Jacob Gould

UNH’s Jacob Gould controls the ball during the Wildcats’ victory over Hartford during the spring season.

DURHAM — The Tar Heels are coming. The Tar Heels are coming.

One of the most storied teams in the sport, the University of North Carolina men’s soccer team, takes on the University of New Hampshire in the second round of the NCAA tournament Sunday at 2 p.m. in Wildcat Stadium.

The Wildcats have an overall record of 16-1-2 and earned their first-ever seed at No. 16 and thus had a bye through the first round.

North Carolina, 11-6-2, advanced to the second round past Loyola Maryland on penalty kicks (4 to 2) on Thursday night at home. The teams were scoreless through two overtimes.

“It’s definitely a sense of excitement among the group,” said grad student Jacob Gould of Exeter. “It’s a rewarding feeling knowing the work we’ve put in during the season has paid off.”

The Tar Heels have been where the Wildcats strive to go. This is their 28th appearance in the NCAA tournament and 10th in the last 11 years.

North Carolina advanced to the College Cup — the semifinals and finals of the NCAAs — for the ninth time in the 2020 season, which was played last spring.

“This is a team that went to the College Cup last year and didn’t lose much from that,” said UNH coach Marc Hubbard. “They definitely know how to win in these moments. They have confidence and belief.”

The Tar Heels have won a pair of NCAA championships — in 2001 and 2011. Current coach Carlos Somoano was in his first season in 2011.

Hubbard, a native of Durham, has never been shy about the goals for the program since taking over in 2015.

“Our sights have always been on getting into the College Cup — the Final Four — that’s where our focus has always been,” Hubbard said.

Playing for the school, community and state are part of the mission as well: The Wildcats have drawn well all season and had lively crowds of 2,455 for an America East semifinal win over UMBC and 3,403 for Sunday’s title game against Vermont.

“The environment at home games is just something to be in awe of and really appreciate,” Hubbard said. “I think it’s a really smart soccer fan base. I think they pay attention and I think they’re really proud of what we’ve done. We’re really proud to represent them and bring something special to New Hampshire and put New Hampshire on the national map.”

The Wildcats make their fifth straight appearance and sixth overall in the NCAAs on Sunday and aim to make a nice run in the event.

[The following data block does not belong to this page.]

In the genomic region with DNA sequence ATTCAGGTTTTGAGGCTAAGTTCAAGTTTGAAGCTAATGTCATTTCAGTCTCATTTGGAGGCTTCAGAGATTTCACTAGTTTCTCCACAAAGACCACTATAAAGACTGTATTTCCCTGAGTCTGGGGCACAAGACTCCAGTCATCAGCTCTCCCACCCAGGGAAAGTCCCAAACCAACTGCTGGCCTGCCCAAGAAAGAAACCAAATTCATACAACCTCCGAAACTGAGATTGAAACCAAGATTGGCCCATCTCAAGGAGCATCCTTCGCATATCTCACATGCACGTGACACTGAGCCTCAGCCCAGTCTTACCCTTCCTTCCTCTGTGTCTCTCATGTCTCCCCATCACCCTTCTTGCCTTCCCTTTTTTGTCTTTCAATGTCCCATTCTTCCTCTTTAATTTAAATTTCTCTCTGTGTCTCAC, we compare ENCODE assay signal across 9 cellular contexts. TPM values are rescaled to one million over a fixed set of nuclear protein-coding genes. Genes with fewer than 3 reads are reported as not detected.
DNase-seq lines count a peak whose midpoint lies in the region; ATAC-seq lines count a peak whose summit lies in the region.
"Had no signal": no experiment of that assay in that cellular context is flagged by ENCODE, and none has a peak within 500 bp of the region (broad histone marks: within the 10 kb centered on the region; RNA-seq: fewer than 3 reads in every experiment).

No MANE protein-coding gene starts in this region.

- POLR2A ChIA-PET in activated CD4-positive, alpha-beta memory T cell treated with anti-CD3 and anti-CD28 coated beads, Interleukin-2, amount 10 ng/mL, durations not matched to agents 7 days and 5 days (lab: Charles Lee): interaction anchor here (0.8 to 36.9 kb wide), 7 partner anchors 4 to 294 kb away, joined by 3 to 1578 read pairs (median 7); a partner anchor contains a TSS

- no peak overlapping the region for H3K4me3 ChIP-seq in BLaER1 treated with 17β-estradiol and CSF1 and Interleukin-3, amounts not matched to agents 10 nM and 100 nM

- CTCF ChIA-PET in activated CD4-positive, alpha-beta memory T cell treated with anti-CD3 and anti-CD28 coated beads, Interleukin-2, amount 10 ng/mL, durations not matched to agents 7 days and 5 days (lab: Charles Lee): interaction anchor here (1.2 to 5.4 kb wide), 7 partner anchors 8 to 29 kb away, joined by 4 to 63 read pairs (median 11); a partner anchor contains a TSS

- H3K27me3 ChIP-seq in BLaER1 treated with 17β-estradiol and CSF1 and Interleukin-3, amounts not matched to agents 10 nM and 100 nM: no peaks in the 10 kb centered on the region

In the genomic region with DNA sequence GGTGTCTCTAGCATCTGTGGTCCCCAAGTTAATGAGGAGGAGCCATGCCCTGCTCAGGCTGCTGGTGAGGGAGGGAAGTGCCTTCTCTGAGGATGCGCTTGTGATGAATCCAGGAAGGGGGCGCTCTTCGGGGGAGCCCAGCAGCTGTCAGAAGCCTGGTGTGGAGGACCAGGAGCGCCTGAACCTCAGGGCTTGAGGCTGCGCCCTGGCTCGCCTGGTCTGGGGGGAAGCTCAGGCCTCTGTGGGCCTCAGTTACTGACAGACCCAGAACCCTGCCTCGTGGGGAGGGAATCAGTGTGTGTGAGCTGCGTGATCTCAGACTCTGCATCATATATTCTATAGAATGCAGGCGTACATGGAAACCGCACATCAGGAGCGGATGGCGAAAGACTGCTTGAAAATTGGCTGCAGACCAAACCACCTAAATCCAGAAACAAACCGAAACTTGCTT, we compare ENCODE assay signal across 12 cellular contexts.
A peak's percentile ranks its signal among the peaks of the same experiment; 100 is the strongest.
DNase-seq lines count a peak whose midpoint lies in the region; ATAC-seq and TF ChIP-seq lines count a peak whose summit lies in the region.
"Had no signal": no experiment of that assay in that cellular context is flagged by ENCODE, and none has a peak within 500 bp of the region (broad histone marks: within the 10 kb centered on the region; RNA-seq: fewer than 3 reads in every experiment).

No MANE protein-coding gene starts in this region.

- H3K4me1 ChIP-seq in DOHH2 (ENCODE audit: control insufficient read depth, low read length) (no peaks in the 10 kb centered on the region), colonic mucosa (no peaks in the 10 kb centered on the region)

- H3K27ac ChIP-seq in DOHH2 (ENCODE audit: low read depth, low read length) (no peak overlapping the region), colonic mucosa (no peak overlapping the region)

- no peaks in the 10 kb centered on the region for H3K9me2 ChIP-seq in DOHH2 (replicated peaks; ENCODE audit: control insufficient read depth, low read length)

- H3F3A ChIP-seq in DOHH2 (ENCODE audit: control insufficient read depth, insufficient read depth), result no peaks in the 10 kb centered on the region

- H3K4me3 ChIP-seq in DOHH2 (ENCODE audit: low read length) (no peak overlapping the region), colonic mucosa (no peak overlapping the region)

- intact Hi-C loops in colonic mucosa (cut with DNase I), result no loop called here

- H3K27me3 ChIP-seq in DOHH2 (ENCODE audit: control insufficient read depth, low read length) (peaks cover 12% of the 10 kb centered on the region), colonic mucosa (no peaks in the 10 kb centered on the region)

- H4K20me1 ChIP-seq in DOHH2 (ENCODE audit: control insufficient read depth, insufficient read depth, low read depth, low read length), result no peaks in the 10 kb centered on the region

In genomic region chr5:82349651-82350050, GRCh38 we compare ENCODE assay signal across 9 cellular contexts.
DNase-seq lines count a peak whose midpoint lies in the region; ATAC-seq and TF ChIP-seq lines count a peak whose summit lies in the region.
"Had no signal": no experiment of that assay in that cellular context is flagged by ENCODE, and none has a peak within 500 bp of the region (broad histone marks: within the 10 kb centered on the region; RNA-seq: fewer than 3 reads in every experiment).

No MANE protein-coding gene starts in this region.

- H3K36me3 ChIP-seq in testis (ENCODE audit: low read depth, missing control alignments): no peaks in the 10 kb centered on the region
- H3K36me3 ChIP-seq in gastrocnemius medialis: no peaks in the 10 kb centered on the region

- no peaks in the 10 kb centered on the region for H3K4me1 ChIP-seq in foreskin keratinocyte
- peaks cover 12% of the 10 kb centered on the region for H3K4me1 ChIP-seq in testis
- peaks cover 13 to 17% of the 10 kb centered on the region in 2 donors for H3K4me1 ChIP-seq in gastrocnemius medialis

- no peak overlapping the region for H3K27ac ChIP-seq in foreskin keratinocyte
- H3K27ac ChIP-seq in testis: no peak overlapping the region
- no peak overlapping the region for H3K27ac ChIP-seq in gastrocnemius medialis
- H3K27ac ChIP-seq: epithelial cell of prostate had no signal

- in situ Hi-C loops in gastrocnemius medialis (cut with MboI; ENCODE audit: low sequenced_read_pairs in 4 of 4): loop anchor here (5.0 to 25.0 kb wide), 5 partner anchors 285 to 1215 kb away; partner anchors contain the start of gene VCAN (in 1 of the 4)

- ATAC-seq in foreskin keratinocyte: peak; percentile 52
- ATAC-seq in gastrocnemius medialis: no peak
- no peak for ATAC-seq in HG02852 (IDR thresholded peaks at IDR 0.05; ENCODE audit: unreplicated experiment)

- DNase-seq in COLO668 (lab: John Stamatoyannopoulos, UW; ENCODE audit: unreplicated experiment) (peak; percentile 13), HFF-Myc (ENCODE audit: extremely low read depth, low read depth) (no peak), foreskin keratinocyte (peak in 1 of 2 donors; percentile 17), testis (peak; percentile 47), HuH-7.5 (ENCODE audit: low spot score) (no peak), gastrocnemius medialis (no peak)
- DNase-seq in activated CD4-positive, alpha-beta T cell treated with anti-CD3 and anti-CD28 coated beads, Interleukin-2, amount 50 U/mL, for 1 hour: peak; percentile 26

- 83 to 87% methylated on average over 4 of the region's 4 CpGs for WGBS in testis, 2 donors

They made it to the third round in 2017 with a win over Fairfield at home and advanced past Dartmouth on penalty shots in the second before falling to eventual national runner-up Indiana, 2-1.

That season was like this one in that the Wildcats did not win the America East tournament and its automatic bid to the NCAAs, but rather grabbed an at-large spot. UNH won America East titles in 2018, 2019 and 2020.

Vermont knocked off the Wildcats, 1-0, on Sunday in Wildcat Stadium for the league championship. Villanova eliminated Vermont from the NCAAs in Burlington on Thursday night.

“I don’t think there’s any lack of motivation coming off of the last performance,” Hubbard said. “I think we’ll be up for it.”

North Carolina was in a bit of trouble in mid-October. The Tar Heels were unranked and fell to 7-5-1 overall and 2-4-0 in the ACC with a 2-0 loss to Louisville. They then ripped off wins over No. 15 Loyola Marymount, No. 13 Virginia Tech and No. 11 Notre Dame in the last 10 days of the regular season.

A win over Syracuse in the first round of the ACC tournament and 2-1 loss to Clemson in the quarterfinals preceded the NCAA opener.

Goalkeeper Alec Samir made three saves in regulation and overtime against Loyola and back Filippo Zattarin had a block and then scored one of the team’s penalty kick goals. Samir stopped a pair of penalty kicks and North Carolina advanced on PKs, 4-2.

Tega Ikoba leads the Tar Heels with six goals and Santiago Herrera and Cameron Fisher each have five.

“They’re a team that doesn’t give up a lot of chances,” Hubbard said. “We’ve got to be ready for a tight game. We’ve got to be real smart with where we give the ball away and how we create chances, so we don’t get countered. They’re very athletic team, especially in wide spots, and can attack very quickly with a lot of open space so if we’re being casual with the ball in our possession or not being in good positions in their possessions, that can aid in their ability to get some very dangerous chances.”

UNH and North Carolina each have 11 shutouts out of 19 games.

Tola Showunmi leads the Wildcats with 11 goals and Paul Mayer, Linus Fallberg and Rory O’Driscoll have six each. Gould, Johann van Knebel and Eli Goldman have three goals apiece.

The Wildcats are ready to go.

“It feels great, obviously,” O’Driscoll said. “First time in program history to be seeded and have a second-round home game. It’s a great opportunity for us.”

The bye let the Wildcats watch while North Carolina played on Thursday night, while the Tar Heels had to travel and hit the road to an unfamiliar spot with a quick turnaround.

“Home field advantage at its finest,” Hubbard said. “They’re coming off short rest. That’s why we want the bye. It’s why we’ve worked hard to have this advantage. Now we’ve got to make sure we go out there and perform well.”

The winner of the New Hampshire-North Carolina game advances to the third round and will play the winner of the St. John’s at Oregon State game, which will be played Sunday night. Oregon State is the No. 1 seed in the tournament.